Toward a multi-input interface

I was recently shown this collaborative editor called Gobby (there are others) and was reminded of an idea I’ve been toying with for a long time.

A lot of work these days goes into novel human-computer interfaces (think coffee table displays, networked whiteboards, etc.) and gestures (think various touch responses like multi-touch zooming), but in my opinion (and metaphor), these work are like lightly scratching the skin when there is a deep deep itch.

The deep itch is a totally multi-input environment. I don’t mean multiple non-interacting or minimally interacting users on the same machine. I don’t even mean multiple users who interact only when it is obvious to do so, like during conferencing, or when the game players are in one area of the map. These are all fundamentally still single input environments, because each user owns a static token, be it the single identity in a conference, the single drawing pen on the virtual whiteboard, or the same virtual character in a game!

Why not be bolder? Suppose two people are working on a desktop, whether locally or via a network connection. Why not have two mouse cursors and two possible focuses? It works like this: any place that cursor X clicks receives focus for all of cursor X’s associated inputs (perhaps keyboard X). Each user gets a set of inputs, then they can be working on separate windows, or even separate parts of the same window. They can both see what is going on with the both of them so they can really collaborate. Change two users to some other number and the same applies. None of this VNC-like fighting cursor crap. Let each user have multiple sets of inputs and still the same applies. See, now you can really multitask with two hands and feet if you want rather than glorified time sharing — lots more possibilities here than boring gestures! It’s how the real world works anyway. Besides, if processes can share a processor, users can certainly share a virtual interface and all of its objects and resources.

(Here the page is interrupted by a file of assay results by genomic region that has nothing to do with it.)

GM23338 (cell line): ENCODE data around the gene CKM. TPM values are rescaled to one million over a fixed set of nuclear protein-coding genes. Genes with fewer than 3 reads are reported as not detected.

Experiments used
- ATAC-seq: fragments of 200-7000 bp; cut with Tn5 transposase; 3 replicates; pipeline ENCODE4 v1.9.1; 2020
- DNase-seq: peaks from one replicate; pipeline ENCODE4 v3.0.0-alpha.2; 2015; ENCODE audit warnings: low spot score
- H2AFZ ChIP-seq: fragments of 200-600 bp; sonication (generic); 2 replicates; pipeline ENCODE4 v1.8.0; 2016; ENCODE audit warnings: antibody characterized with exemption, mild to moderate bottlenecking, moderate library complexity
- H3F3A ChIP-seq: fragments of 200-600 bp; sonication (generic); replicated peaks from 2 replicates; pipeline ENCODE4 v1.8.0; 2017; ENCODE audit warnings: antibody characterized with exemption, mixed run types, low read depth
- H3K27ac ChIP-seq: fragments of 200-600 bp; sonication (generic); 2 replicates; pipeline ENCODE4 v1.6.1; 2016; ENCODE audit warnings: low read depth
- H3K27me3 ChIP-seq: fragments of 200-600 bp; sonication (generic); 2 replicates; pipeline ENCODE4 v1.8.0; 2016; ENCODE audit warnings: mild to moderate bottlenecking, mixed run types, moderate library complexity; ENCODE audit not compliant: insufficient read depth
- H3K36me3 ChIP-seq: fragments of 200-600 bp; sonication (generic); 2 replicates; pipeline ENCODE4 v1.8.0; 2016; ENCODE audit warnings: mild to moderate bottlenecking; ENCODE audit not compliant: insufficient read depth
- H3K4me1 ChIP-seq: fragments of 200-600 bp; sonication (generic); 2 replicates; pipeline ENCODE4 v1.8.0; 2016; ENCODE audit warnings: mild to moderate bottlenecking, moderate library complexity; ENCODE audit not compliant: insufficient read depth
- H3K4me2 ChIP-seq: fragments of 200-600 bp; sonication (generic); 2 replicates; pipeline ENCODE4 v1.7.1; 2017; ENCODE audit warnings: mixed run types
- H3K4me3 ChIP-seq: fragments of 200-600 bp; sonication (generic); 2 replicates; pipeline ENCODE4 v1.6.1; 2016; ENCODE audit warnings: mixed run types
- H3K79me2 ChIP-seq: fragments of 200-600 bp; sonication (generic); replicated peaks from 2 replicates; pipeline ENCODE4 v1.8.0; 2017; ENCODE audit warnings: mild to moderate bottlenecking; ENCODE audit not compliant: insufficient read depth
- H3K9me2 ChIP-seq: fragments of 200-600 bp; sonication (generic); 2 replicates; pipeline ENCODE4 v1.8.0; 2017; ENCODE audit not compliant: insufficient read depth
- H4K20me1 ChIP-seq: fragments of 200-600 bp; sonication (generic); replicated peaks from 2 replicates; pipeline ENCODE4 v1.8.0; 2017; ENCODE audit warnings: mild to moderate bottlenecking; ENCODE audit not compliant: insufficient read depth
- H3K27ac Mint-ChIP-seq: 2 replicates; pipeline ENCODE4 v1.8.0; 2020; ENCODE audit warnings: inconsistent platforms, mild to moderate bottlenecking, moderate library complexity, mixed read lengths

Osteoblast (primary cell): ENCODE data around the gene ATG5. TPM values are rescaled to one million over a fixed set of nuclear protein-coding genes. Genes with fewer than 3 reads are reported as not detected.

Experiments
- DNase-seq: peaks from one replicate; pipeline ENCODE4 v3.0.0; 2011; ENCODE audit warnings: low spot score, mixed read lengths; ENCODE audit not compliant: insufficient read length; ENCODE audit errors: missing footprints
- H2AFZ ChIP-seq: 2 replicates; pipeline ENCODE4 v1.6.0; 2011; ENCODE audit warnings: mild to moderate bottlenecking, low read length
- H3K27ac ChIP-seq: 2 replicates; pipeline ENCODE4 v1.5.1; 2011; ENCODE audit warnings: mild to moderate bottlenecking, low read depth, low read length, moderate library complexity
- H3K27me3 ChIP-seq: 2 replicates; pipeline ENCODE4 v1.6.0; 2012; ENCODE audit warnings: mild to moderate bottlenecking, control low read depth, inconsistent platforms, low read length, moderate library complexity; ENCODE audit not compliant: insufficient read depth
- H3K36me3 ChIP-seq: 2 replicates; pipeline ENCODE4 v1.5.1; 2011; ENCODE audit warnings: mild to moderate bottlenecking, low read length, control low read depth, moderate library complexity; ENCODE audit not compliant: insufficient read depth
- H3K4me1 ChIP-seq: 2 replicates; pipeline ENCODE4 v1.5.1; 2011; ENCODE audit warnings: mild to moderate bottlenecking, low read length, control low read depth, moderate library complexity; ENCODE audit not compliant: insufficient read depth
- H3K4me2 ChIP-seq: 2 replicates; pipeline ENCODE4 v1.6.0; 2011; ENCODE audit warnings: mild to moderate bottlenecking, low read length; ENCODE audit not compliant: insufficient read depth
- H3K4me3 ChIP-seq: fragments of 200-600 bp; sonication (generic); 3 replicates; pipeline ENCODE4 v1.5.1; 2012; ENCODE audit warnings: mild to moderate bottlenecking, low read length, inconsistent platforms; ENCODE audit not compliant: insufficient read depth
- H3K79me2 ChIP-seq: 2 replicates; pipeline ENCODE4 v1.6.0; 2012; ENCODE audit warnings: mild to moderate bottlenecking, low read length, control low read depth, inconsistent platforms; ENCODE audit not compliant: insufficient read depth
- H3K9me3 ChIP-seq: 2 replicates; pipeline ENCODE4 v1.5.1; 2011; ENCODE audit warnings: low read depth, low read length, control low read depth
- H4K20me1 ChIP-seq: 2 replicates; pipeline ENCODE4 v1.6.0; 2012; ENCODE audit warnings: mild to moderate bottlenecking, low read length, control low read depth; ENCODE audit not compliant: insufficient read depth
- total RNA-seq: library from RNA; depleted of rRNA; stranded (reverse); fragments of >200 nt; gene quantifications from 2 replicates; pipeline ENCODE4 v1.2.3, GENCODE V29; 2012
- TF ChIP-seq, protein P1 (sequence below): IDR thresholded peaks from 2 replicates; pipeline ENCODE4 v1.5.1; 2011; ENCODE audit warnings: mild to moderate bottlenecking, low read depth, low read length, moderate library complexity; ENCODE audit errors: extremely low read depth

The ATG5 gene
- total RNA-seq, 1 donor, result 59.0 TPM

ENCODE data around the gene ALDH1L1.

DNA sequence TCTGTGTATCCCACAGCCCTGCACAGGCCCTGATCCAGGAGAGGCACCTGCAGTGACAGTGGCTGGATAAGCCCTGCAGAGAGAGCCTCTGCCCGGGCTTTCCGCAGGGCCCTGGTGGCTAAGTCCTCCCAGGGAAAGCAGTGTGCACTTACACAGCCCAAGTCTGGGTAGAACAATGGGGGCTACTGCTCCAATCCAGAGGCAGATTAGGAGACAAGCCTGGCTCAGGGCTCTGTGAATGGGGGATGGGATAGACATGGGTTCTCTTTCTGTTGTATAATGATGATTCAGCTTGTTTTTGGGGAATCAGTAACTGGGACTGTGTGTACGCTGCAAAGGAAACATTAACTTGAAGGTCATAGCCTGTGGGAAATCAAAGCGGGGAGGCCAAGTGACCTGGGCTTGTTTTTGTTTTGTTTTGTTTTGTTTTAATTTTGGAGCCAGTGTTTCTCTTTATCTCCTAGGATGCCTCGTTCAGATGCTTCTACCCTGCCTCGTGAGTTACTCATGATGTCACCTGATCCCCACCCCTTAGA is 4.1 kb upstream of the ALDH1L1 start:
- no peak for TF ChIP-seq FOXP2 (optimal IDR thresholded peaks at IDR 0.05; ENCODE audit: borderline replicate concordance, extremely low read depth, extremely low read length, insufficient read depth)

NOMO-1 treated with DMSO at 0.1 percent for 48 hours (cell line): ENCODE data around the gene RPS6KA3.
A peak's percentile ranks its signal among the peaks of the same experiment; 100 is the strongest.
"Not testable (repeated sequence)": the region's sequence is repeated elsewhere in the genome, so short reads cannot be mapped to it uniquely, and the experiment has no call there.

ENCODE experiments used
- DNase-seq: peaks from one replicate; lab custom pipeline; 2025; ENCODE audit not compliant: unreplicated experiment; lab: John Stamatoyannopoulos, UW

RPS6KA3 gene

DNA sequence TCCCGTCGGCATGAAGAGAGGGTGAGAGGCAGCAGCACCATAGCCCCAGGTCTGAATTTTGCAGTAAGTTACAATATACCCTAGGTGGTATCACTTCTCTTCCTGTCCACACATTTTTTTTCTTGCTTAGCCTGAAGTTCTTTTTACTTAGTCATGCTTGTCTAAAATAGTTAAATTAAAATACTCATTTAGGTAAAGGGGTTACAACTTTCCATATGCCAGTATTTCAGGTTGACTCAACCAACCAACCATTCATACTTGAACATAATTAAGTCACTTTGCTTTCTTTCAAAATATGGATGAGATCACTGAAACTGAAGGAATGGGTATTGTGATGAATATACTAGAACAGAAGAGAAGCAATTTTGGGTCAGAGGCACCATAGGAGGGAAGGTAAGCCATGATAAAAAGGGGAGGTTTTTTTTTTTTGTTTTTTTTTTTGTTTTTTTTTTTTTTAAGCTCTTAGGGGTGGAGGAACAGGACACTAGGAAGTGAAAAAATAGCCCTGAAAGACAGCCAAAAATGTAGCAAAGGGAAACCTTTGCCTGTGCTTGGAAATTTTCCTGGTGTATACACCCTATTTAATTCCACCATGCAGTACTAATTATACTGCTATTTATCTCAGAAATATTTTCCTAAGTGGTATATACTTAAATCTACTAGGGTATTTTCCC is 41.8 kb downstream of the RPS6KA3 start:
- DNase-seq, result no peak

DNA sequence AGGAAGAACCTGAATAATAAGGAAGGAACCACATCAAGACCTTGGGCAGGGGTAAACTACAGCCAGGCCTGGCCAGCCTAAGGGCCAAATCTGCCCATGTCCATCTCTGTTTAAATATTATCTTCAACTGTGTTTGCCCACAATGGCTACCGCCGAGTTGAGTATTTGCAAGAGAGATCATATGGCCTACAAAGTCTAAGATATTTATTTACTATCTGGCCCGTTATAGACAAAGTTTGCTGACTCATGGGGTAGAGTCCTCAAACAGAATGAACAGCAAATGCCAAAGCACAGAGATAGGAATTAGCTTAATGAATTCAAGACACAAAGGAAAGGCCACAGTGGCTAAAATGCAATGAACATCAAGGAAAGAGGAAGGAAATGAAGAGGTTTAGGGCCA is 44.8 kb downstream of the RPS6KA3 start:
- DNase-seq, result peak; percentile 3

It seems like all — and I do mean all — interfaces existing and under development suffer from some kind of designer brain freeze where each user is assumed tied to a single and static virtual token in the interface, simply due to the coincidence that the user is tied to a single and static physical input set. That’s stupid. If you could have 10 hands rather than 2, wouldn’t you rather have 10 hands? Well, in the virtual interface, you can and should. And if your 10 hands can all work, and your friend’s 10 hands can work, you should be able to work together so you have 20 hands in total. Swap hands, too.

This is so obvious, I don’t even understand why it hasn’t been done 10 or 15 years ago…

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